- name: ReplicaCount
value: "1"
- name: StoragePoolClaim
value: "cstor-sparse-pool"
provisioner: openebs.io/provisioner-iscsi
volumeBindingMode: WaitForFirstConsumer

Approach 2:

This approach is useful when user/tool does not have control over the StatefulSet spec. In this case, it requires a new StorageClass per StatefulSet application.

Add following changes in the StorageClass that is referred to by the claimTemplates of this StatefulSet.

  • Add openebs.io/sts-target-affinity: <metadata.name of STS> label to the following fields.
    • metadata.labels
  • Set volumeBindingMode to WaitForFirstConsumer

Example snippet:

apiVersion: storage.k8s.io/v1
kind: StorageClass
metadata:
name: cstor-sts
labels:
openebs.io/sts-target-affinity: test-application # name of StatefulSet application
annotations:
openebs.io/cas-type: cstor
cas.openebs.io/config: |
- name: ReplicaCount
value: "3"
- name: StoragePoolClaim
value: "cstor-sparse-pool"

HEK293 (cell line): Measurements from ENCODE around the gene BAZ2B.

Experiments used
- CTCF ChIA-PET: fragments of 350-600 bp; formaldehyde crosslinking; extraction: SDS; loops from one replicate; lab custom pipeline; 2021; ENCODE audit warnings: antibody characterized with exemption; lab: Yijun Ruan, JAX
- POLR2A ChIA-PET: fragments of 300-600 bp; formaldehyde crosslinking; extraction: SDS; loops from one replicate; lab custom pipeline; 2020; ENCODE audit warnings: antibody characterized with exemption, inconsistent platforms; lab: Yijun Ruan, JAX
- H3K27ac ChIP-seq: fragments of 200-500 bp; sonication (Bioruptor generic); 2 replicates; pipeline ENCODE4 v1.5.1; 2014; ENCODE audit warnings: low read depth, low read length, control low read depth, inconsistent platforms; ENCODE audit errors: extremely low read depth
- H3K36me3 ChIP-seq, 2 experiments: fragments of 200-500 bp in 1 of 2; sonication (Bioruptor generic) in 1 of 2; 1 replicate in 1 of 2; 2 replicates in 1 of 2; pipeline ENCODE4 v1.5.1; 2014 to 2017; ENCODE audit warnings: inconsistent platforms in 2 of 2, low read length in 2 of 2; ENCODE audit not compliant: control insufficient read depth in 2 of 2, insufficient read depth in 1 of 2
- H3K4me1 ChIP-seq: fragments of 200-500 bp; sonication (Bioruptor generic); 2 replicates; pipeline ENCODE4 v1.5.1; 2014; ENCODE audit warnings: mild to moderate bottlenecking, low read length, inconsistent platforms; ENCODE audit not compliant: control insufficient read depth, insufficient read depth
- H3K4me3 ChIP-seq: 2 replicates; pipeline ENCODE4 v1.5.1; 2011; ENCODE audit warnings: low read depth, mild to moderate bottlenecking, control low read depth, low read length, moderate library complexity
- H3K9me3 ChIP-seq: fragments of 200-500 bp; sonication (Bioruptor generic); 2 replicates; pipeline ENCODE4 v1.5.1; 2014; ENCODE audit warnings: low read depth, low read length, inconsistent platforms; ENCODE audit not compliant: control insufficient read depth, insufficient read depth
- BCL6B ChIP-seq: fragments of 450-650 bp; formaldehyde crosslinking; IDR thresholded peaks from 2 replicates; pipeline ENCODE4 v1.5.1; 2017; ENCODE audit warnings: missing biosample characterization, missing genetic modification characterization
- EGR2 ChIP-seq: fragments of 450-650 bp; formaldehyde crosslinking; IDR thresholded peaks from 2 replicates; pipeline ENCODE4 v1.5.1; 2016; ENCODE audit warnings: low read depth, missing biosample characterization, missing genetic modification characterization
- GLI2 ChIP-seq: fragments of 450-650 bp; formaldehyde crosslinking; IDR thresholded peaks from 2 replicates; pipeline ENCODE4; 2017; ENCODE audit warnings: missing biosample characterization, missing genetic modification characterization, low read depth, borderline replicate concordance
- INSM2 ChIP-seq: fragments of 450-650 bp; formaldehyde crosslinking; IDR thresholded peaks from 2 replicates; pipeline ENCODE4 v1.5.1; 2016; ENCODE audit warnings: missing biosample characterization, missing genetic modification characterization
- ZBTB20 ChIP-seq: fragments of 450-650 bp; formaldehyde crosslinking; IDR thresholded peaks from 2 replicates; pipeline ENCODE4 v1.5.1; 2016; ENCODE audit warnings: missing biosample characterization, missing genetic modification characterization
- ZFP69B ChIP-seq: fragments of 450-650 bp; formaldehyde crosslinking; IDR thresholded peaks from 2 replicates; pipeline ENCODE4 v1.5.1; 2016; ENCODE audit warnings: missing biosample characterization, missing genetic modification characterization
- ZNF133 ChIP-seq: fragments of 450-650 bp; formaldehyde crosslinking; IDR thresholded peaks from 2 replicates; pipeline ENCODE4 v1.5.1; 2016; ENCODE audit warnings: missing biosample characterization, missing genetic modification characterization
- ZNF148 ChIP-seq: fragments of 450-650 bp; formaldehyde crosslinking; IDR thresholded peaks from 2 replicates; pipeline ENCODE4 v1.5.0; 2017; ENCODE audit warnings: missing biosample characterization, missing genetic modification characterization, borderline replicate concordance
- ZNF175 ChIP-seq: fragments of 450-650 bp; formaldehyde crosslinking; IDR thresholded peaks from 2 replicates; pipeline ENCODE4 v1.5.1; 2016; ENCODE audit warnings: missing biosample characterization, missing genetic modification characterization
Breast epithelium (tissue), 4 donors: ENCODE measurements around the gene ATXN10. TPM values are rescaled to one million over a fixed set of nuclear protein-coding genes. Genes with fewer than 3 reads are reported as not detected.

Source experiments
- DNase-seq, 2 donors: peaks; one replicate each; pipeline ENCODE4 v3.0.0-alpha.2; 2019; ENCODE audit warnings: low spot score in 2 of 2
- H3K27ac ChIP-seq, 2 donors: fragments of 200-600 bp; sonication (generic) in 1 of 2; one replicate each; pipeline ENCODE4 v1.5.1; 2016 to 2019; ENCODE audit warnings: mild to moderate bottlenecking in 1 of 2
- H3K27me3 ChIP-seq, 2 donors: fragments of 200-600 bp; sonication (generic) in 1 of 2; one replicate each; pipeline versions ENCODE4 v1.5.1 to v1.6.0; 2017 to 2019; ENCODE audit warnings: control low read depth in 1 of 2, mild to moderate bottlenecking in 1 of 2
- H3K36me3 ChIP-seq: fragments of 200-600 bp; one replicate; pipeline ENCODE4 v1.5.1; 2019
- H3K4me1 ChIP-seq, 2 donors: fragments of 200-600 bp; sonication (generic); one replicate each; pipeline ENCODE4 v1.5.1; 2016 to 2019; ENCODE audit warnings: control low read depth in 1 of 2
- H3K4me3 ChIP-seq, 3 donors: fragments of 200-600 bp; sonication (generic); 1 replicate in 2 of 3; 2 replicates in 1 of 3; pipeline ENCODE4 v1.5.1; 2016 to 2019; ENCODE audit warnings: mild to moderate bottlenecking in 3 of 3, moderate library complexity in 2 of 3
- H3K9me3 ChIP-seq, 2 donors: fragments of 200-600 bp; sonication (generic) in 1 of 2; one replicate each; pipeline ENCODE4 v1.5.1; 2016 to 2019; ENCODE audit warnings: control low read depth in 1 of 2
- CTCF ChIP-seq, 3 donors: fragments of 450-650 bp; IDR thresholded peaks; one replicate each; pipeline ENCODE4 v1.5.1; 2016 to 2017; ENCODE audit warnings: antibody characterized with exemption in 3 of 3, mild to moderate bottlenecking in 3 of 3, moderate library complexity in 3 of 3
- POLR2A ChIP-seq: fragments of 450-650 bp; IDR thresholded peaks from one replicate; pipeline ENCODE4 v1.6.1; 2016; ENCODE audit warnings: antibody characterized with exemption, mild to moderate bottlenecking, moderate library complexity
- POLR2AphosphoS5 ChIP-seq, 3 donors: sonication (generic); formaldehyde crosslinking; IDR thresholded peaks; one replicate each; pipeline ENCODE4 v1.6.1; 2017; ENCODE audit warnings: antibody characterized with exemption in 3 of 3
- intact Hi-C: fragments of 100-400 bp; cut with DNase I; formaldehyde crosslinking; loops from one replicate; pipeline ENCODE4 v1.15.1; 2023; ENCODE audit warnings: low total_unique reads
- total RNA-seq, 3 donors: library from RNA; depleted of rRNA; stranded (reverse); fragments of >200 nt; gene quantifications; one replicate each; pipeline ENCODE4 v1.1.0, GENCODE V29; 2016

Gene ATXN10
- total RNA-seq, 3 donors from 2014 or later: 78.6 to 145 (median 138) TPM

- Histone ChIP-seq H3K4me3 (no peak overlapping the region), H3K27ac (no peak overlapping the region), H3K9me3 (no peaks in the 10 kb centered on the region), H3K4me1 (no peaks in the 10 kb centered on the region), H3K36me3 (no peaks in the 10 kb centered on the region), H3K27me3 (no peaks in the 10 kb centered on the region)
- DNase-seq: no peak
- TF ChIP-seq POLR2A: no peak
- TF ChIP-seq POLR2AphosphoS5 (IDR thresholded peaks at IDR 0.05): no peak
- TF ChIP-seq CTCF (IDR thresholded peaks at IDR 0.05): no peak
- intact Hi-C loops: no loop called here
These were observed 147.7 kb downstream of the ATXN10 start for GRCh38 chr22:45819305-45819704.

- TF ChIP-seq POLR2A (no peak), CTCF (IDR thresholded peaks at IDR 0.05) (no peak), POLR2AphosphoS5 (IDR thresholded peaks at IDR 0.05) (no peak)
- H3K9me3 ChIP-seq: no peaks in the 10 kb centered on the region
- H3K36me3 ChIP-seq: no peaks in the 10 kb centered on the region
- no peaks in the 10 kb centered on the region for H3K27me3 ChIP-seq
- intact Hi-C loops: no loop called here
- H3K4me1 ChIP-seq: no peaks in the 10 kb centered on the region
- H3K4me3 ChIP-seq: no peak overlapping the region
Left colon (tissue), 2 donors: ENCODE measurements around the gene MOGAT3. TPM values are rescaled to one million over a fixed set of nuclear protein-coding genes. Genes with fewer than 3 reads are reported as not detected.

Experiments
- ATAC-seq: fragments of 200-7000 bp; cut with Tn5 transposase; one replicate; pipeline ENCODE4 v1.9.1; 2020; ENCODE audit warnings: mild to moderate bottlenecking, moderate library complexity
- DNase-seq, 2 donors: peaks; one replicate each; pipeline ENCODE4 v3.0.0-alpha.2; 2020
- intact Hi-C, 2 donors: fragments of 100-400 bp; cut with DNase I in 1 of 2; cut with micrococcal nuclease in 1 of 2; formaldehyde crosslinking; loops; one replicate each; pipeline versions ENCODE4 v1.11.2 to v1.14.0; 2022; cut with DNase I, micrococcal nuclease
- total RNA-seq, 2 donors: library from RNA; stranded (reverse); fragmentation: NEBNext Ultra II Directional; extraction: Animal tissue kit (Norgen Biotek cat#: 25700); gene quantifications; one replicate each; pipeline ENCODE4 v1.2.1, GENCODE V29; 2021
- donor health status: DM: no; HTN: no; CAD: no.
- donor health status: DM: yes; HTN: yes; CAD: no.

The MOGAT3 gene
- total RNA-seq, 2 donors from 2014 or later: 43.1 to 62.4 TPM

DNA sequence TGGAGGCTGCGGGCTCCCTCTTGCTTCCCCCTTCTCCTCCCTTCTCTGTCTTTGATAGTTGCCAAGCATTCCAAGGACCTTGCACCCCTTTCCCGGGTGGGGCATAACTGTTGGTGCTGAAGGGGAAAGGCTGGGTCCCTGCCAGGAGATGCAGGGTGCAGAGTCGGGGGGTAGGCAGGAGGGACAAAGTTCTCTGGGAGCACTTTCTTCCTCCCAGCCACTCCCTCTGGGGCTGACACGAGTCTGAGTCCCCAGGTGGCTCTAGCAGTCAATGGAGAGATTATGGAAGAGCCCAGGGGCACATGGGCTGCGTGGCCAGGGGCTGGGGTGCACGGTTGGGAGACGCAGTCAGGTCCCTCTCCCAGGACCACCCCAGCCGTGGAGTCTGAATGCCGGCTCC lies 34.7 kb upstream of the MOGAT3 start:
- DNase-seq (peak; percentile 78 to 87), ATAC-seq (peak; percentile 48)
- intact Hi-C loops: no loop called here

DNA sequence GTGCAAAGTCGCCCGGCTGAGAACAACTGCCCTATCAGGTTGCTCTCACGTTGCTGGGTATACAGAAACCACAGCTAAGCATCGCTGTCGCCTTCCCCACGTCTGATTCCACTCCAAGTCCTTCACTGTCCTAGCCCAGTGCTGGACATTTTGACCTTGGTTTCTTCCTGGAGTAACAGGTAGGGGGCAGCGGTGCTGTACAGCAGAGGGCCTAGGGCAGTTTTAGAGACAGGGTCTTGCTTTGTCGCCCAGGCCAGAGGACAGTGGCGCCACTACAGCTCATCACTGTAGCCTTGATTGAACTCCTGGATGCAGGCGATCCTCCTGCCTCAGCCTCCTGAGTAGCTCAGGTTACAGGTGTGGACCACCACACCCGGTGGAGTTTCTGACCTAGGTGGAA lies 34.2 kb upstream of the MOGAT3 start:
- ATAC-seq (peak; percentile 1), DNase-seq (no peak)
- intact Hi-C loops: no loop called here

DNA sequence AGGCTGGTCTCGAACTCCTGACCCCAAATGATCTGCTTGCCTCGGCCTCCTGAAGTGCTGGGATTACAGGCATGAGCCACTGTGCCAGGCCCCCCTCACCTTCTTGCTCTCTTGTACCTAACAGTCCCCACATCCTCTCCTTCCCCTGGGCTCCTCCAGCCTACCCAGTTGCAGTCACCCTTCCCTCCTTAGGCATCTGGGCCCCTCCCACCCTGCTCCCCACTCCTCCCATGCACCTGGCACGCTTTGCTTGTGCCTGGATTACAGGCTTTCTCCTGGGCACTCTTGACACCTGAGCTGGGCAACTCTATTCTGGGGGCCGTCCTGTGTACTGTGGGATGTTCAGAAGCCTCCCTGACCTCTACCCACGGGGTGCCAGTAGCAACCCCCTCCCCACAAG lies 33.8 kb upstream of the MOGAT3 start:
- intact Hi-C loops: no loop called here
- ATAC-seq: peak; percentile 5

provisioner: openebs.io/provisioner-iscsi
volumeBindingMode: WaitForFirstConsumer

Note: It is recommended to do application pod stickiness for seamless working of the above approaches. Example YAML spec for STS can be referred from here.

For Deployment Applications#

This feature makes use of the Kubernetes Pod Affinity feature that is dependent on the Pod labels. User will need to add the following label to both Application and PVC.

labels:
openebs.io/target-affinity: <application-unique-label>

You can specify the Target Affinity in both application and OpenEBS PVC using the following way. For Application Pod, it will be similar to the following.

apiVersion: v1
kind: Pod
metadata:
name: fio-cstor
labels:
name: fio-cstor
openebs.io/target-affinity: fio-cstor

The following is the sample snippet of the PVC to use Target affinity.